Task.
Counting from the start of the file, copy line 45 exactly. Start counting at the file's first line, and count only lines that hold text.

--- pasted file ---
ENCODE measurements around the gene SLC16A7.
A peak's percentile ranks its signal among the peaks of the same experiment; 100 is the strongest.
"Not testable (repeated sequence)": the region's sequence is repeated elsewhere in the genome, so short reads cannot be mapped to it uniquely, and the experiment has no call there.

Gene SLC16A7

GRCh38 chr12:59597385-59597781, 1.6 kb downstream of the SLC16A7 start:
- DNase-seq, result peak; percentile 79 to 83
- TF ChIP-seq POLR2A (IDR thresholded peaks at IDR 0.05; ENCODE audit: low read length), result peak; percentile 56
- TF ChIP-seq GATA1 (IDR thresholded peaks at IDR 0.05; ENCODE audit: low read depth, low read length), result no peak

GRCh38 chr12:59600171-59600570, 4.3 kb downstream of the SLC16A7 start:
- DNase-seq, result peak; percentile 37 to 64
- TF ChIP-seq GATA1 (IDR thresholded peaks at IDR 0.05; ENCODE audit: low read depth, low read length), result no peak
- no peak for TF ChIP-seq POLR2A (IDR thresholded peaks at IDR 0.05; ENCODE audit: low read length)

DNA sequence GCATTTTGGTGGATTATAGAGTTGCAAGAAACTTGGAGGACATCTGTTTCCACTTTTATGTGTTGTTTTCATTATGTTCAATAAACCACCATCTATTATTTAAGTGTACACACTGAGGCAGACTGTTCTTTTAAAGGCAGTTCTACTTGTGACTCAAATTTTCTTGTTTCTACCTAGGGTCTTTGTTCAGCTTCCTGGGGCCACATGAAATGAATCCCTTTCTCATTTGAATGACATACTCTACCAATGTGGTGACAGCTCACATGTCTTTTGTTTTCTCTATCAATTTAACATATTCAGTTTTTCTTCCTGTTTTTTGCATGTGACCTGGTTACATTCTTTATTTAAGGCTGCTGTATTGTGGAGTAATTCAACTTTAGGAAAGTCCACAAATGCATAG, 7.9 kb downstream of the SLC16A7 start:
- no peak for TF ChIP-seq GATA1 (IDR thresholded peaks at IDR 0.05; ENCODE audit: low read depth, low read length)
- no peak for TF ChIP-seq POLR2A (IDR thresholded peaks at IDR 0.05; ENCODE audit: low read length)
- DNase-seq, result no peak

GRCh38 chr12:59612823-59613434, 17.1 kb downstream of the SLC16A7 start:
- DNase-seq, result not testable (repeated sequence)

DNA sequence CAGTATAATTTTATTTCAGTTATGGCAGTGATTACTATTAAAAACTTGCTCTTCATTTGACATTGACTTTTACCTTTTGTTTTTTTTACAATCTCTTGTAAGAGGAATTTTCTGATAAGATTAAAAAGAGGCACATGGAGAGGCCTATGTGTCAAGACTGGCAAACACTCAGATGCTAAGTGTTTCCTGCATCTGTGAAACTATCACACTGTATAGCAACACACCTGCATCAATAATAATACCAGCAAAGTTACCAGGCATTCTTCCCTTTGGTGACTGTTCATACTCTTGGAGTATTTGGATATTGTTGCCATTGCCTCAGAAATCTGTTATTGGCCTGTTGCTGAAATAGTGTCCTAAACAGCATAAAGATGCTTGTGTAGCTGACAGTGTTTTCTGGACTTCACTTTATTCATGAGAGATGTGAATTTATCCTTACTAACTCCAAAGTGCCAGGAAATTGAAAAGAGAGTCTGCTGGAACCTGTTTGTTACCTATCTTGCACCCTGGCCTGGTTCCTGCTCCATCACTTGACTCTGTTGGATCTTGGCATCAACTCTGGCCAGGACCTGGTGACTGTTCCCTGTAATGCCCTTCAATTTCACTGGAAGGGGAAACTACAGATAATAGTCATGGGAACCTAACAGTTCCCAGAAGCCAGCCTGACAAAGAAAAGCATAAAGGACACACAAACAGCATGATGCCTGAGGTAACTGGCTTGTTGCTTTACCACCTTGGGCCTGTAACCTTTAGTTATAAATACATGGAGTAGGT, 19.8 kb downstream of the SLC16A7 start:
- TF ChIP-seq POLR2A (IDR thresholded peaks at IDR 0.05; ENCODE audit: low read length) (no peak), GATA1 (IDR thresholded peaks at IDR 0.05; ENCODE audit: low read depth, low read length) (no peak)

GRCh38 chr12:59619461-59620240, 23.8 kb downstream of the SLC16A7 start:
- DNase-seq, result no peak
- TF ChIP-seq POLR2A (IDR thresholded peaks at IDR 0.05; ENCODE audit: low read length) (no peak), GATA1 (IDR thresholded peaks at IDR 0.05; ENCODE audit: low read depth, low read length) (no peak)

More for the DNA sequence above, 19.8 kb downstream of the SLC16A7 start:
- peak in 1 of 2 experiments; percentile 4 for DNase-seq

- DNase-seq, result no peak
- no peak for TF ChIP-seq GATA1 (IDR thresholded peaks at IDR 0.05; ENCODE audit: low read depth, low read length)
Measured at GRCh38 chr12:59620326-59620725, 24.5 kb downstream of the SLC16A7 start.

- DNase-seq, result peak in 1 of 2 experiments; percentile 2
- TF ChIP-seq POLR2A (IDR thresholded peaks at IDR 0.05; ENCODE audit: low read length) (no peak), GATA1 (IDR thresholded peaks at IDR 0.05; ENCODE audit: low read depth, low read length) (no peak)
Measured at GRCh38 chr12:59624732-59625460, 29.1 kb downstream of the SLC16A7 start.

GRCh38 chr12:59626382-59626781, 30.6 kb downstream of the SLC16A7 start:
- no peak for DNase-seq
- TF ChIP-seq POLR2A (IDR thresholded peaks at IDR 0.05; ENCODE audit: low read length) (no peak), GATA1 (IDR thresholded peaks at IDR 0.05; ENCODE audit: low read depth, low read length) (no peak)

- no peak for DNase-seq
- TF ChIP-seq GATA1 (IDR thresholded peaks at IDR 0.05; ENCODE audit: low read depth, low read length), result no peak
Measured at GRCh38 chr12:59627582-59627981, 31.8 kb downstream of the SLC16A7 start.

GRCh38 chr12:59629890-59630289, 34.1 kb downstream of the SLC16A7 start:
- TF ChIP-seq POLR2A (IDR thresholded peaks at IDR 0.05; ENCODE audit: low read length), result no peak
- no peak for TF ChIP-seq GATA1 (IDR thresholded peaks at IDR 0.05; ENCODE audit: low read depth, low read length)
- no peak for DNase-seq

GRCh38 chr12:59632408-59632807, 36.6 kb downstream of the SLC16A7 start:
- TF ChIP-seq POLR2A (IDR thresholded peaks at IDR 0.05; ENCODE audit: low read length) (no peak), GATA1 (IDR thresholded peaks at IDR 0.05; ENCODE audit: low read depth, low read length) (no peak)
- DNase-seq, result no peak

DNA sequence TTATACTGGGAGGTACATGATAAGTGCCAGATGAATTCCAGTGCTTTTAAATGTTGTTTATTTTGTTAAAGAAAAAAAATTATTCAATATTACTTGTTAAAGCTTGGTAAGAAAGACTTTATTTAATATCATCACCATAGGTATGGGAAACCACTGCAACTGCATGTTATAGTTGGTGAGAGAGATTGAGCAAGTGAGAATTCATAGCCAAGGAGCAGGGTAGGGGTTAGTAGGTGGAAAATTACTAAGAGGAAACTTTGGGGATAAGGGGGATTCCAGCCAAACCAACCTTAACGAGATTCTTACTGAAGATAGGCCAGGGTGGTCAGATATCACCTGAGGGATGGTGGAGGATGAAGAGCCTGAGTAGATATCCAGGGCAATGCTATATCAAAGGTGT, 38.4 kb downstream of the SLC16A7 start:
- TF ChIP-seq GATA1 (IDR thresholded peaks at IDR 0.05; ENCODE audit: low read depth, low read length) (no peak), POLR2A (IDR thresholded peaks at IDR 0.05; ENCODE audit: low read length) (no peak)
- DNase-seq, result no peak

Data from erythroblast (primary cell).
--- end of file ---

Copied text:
DNA sequence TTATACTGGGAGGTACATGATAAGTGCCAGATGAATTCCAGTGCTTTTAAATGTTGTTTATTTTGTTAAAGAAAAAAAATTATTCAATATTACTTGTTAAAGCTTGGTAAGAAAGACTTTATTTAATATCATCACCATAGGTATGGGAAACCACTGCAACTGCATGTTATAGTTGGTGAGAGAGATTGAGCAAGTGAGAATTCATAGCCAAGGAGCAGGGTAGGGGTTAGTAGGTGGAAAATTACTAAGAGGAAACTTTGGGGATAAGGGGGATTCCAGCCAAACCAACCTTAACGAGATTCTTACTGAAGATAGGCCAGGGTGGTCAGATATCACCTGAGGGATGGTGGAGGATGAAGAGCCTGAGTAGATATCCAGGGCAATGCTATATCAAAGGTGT, 38.4 kb downstream of the SLC16A7 start: